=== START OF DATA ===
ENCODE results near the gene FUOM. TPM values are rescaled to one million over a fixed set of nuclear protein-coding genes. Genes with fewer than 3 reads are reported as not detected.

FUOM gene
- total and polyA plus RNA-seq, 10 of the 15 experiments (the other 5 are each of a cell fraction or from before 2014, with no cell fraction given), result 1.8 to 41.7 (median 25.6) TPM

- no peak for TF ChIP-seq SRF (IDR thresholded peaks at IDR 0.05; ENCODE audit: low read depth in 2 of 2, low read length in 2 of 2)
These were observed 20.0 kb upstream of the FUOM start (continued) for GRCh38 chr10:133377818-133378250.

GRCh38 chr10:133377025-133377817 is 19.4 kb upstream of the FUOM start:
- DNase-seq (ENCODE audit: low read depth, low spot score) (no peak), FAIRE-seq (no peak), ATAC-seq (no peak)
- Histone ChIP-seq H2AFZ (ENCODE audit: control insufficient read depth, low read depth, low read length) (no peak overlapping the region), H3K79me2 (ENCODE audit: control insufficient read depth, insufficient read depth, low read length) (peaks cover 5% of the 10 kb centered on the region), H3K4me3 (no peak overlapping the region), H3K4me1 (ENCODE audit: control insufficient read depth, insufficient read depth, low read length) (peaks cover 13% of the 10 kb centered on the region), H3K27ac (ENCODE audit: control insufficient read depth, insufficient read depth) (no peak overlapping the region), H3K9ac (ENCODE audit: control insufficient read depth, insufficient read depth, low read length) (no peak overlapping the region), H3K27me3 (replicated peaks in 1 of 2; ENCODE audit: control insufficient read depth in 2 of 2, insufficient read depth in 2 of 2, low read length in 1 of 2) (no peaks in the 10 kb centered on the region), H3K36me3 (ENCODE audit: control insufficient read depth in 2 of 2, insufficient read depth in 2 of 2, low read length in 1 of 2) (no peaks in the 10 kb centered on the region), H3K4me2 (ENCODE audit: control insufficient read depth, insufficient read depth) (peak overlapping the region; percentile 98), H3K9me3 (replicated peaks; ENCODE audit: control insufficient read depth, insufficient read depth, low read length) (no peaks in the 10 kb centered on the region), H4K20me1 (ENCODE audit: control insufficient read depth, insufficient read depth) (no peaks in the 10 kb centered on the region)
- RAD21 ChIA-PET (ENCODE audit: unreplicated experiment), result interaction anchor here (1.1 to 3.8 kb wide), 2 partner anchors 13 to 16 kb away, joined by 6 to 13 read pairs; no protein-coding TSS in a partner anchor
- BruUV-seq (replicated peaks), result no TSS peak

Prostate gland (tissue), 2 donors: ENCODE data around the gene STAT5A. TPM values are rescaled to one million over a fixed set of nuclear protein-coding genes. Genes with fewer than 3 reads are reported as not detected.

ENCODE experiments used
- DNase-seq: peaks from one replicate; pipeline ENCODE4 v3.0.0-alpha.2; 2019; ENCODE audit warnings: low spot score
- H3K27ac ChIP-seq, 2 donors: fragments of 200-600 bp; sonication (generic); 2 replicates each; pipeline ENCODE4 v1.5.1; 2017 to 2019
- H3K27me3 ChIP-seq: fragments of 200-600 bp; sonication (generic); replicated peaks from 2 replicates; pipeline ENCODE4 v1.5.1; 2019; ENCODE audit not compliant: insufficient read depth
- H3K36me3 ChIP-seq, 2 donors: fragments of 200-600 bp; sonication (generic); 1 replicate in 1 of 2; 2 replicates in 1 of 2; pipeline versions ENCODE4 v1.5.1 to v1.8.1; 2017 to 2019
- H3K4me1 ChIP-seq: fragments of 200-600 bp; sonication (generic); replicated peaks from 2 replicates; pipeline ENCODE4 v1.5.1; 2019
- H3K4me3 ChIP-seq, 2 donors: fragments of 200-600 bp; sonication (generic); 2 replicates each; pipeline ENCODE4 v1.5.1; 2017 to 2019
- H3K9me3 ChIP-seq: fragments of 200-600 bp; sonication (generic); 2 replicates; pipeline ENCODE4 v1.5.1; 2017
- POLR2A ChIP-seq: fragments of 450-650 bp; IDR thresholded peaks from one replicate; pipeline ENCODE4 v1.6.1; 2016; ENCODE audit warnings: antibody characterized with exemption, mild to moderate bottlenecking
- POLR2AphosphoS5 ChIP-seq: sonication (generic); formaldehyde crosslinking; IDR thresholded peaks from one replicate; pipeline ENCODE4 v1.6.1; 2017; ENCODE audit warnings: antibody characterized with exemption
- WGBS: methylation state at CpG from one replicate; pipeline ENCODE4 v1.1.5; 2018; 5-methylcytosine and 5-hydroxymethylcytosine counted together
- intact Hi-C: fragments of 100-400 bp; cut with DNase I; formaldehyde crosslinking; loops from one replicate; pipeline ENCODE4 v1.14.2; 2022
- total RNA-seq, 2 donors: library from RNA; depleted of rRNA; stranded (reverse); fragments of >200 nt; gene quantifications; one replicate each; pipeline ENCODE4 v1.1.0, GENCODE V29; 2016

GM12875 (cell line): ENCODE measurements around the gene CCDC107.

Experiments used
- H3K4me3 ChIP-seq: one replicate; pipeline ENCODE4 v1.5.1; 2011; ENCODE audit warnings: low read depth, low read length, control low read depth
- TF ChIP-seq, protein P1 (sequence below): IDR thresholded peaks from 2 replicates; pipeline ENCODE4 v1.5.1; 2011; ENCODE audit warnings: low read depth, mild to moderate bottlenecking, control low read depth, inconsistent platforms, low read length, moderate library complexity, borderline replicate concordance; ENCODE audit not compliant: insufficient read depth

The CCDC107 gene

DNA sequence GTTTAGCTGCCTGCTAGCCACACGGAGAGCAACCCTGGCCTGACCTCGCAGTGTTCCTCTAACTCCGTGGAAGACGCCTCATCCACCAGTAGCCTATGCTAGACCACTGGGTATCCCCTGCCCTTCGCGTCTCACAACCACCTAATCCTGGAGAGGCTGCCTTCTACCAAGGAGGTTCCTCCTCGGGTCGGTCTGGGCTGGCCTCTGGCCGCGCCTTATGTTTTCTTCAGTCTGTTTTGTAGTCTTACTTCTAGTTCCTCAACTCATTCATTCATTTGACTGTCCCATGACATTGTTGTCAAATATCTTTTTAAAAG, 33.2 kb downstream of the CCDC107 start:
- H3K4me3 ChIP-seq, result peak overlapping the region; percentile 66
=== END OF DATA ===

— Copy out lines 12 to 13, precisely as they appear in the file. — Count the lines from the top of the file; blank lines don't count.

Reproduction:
ENCODE experiments used
- DNase-seq: peaks from one replicate; pipeline ENCODE4 v3.0.0-alpha.2; 2019; ENCODE audit warnings: low spot score